Contracts & Legal

Phase 3: Evaluation

Phase 3 of the contracting process is Evaluation. The objective is to evaluate all proposals received in response to a solicitation in a method consistent with the instructions and evaluation criteria in Section L & M of the Request for Proposal (RFP) package.  The evaluation will identify the strengths, weaknesses, significant weaknesses, and deficiencies contained in each proposal.  The results will provide evaluation information to the source selection authority (SSA) and Program Contracting Officer (PCO) to make an award decision.

FAR Part 15 – Contracting by Negotiation describes all evaluation procedures.

  1. Source Selection Process: Establish the source selection processes and procedures.
  2. Source Selection Participants: Determine the people who will participate in the source selection.
  3. Oral Presentations: The decision to have oral presentations is up to the PCO.
  4. Conducting the Evaluation:
  5. Award without Discussions: After evaluating all offers, the Government may be ready to make an award. Award may be made without discussions if the solicitation explicitly states that the Government intends to evaluate proposals and make award without discussions.
  6. Establish Competitive Range and Hold Discussions: FAR 15.306(d) states that in either a competitive or sole source environment, the Government may choose to enter into negotiations with an offeror(s) with the intent of permitting that offeror(s) an opportunity to revise or modify their proposals.  When negotiations are conducted in a competitive acquisition, they take place after the establishment of the “competitive range” and are called “discussions.”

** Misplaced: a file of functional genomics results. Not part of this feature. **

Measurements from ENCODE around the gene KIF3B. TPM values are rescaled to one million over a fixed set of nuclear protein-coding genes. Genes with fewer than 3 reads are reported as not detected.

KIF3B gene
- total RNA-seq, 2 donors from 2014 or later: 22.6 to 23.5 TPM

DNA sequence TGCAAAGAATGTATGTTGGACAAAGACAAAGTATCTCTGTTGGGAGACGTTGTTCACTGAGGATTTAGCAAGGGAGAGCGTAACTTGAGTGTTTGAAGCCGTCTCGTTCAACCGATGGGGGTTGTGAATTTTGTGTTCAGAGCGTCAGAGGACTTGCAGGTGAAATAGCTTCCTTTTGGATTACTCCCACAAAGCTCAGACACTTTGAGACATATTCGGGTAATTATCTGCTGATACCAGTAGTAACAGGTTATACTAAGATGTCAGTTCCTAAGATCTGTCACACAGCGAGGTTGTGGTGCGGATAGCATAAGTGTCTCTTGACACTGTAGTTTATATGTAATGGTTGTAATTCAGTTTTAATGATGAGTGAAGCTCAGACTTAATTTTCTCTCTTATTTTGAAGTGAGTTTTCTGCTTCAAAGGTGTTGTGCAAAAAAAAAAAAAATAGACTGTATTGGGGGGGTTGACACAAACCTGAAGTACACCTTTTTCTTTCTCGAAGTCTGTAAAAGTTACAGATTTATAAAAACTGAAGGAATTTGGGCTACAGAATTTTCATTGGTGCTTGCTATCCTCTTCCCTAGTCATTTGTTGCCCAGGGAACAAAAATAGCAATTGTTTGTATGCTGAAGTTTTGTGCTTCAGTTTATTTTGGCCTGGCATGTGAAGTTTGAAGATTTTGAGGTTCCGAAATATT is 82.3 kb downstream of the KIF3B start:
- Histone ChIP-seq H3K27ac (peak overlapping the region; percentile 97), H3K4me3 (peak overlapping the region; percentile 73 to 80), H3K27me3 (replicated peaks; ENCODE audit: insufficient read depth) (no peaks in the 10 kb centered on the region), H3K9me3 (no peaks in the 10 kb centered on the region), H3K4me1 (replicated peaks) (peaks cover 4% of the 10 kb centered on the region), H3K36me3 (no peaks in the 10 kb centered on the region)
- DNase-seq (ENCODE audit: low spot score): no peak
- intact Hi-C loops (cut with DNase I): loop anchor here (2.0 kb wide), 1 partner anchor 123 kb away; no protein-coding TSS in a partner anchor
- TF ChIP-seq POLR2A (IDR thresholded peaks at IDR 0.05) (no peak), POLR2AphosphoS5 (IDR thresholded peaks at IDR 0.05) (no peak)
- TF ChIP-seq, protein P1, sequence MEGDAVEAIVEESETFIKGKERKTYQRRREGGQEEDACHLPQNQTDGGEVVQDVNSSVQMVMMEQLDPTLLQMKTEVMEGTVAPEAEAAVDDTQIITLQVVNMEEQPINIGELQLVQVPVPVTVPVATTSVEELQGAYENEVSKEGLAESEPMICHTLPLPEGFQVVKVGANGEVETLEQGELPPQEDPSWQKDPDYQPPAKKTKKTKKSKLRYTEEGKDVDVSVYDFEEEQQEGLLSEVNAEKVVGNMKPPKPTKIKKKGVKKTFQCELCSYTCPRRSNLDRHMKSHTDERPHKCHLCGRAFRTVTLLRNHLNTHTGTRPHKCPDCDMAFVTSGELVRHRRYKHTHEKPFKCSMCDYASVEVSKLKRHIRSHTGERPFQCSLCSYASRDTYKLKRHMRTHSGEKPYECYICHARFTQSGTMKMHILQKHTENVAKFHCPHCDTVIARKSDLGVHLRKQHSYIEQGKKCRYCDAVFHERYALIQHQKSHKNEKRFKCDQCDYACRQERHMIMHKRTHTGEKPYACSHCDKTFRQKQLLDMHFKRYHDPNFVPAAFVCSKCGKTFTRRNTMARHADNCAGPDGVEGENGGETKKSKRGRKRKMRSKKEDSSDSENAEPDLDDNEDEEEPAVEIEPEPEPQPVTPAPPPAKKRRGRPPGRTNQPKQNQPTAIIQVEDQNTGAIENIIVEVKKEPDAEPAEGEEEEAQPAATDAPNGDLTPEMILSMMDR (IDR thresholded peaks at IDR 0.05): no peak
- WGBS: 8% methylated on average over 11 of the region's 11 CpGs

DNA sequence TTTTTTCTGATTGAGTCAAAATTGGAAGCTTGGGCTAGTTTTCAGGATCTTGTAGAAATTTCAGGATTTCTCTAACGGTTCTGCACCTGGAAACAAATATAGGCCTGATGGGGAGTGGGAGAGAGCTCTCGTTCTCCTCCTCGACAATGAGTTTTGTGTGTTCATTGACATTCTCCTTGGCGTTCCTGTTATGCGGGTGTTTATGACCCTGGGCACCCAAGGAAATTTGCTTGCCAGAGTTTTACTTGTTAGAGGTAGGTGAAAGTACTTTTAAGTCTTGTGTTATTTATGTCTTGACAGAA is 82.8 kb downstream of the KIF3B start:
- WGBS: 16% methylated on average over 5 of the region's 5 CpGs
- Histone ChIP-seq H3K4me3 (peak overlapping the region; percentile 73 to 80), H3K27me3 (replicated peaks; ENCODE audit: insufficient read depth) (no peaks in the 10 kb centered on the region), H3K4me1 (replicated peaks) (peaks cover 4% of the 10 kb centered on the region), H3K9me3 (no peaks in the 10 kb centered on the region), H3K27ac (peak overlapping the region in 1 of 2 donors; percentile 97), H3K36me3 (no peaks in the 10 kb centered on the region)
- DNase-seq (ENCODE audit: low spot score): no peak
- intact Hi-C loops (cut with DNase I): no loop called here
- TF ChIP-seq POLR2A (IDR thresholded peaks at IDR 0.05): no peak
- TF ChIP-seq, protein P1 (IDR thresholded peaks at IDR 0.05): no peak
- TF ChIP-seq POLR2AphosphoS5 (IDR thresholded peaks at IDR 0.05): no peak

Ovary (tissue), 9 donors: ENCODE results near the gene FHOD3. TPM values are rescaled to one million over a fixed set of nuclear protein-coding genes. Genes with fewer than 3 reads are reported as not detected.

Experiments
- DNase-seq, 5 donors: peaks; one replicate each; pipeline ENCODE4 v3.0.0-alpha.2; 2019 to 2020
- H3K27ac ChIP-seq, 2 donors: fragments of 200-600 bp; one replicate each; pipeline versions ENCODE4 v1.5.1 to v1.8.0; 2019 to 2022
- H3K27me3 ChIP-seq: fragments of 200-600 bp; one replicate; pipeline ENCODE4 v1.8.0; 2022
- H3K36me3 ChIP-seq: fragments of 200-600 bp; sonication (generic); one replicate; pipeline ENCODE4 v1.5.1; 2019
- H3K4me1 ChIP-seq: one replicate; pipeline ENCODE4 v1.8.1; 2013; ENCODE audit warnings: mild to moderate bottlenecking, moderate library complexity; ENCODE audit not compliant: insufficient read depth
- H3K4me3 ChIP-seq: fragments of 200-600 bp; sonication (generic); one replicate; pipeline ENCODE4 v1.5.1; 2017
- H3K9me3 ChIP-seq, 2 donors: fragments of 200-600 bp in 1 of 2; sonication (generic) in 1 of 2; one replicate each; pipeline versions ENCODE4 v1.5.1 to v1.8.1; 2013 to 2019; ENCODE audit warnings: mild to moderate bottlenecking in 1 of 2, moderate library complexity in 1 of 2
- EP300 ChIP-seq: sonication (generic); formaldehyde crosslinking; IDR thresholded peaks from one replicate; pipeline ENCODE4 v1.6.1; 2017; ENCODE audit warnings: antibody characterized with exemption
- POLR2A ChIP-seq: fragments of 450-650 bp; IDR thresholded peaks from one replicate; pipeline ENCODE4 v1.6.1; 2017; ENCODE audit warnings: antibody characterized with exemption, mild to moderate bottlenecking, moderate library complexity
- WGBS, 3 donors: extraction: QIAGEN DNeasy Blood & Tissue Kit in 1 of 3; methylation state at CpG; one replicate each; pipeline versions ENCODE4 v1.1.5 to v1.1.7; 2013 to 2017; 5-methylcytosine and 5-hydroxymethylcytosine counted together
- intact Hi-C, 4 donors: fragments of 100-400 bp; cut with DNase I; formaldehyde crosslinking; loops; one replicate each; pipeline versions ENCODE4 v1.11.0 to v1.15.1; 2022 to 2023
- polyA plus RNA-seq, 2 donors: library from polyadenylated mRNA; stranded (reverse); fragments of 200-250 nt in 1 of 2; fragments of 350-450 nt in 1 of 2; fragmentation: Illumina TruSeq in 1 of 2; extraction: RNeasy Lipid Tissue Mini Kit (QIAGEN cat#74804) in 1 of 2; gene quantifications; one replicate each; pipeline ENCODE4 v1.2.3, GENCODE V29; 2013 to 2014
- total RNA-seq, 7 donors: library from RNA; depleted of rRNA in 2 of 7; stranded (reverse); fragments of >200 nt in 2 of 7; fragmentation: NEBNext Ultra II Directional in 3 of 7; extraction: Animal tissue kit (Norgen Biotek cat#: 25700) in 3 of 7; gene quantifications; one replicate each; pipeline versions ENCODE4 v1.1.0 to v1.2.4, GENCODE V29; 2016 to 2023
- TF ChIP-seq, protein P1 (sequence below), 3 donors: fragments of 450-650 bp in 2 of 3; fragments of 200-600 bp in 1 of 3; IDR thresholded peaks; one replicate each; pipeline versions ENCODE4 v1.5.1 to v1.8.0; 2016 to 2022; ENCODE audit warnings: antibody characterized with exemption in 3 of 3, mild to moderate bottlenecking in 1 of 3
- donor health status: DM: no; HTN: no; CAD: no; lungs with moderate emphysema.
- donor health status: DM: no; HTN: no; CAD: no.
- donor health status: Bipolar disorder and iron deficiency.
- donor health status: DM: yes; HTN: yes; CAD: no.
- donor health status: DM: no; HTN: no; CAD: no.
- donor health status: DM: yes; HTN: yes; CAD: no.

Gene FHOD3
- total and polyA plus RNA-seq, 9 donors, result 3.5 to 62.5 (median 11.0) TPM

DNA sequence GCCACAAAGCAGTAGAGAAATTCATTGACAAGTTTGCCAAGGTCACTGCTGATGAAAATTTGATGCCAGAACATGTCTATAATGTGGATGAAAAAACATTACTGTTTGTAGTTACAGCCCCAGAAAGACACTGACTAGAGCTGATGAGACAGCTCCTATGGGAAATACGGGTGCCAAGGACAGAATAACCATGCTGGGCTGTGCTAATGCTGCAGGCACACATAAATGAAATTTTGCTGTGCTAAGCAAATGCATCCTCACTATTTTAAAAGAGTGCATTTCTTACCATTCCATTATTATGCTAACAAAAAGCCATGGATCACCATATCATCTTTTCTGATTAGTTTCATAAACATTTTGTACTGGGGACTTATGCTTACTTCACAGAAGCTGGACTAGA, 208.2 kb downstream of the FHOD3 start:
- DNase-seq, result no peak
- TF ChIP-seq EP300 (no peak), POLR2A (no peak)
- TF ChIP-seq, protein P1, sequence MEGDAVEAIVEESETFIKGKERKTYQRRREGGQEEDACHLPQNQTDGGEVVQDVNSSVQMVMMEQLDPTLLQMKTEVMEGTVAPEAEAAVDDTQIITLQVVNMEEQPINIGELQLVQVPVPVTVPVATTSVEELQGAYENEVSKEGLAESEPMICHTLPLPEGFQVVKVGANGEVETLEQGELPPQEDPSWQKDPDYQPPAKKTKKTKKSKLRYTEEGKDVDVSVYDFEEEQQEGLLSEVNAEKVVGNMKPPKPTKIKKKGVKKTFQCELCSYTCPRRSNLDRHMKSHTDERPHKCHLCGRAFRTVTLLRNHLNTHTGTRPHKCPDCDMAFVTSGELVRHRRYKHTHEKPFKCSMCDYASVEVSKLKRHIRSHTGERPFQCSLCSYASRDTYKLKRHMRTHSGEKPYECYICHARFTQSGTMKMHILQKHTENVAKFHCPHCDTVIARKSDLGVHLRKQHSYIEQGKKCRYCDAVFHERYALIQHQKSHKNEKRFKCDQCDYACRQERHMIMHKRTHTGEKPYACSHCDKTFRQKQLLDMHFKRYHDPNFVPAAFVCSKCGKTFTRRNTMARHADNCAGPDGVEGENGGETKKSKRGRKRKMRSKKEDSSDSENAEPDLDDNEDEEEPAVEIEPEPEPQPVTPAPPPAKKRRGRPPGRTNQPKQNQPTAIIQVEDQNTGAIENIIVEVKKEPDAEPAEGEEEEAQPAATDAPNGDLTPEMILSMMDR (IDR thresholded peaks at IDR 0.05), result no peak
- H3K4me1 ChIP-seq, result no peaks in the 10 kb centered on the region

7. Debriefings: A debriefing is a meeting in which Government personnel explain to an offeror why they were eliminated from the competitive range (pre-award debriefing) or why they were not selected for an award (post-award debriefing). Debriefings allow the Government to explain its rationale behind a decision, reduce misunderstandings and protests by unsuccessful offeror’s, and assist offeror’s in improving future proposals.
  8. Field Pricing Assistance: The PCO may request field pricing assistance and audits to support cost proposal analysis when more information is needed to determine a fair and reasonable price.
  9. Final Proposal Revisions: After holding discussions with the offeror’s, the PCO may request revisions to either the technical or cost volumes of the proposals.  Formerly called “best and final offers,” final proposal revisions (FPRs) are requested in writing by the PCO from offeror’s within the competitive range and are evaluated in basically the same manner as the original offers.
  10. Completion of Source Selection Reports:
  11. Business Clearances: The PCO or Contracts Specialist must complete a BC prior to establishing the competitive range and prior to contract award.

Contracting Phases

AcqLinks and References:

Updated: 7/23/2021


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